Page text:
This article sets out a pragmatic justification for the main features of current personal jurisdiction doctrine. According to that justification, personal jurisdiction rules minimize litigation costs and bias. This approach to personal jurisdiction helps resolve difficult and open jurisdictional issues, such as the scope of general jurisdiction and the validity of jurisdiction based on the stream-of-commerce theory. This article then explores the empirical assumptions underlying this pragmatic explanation for current doctrine and shows how doctrine should change if those empirical assumptions were incorrect. For example, the Supreme Court’s “purposeful availment” requirement is justified only if the danger of bias against out-of-state litigants is high. If that danger were low, it would make sense to allow plaintiffs to sue in their home states, even if defendants had not purposefully availed themselves of the benefits of that state.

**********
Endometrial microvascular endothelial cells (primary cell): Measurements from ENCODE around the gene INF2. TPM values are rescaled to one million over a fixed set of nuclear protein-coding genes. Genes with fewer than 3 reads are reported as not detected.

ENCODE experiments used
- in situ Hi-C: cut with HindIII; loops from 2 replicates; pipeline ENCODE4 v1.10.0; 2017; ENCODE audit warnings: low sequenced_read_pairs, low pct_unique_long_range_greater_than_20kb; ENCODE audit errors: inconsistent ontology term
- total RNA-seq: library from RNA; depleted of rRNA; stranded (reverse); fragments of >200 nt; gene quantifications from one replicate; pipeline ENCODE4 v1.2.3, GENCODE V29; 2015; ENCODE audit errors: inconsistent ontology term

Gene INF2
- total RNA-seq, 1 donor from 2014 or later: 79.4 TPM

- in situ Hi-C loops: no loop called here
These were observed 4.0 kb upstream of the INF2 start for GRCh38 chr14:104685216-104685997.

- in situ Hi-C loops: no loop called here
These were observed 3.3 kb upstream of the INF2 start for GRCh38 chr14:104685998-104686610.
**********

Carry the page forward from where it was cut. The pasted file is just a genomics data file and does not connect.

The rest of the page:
Civil Procedure | Jurisdiction | Law | Law and Economics | Litigation
Date of this Version
Daniel M. Klerman, "Rethinking Personal Jurisdiction" (January 2016). University of Southern California Legal Studies Working Paper Series. Working Paper 114.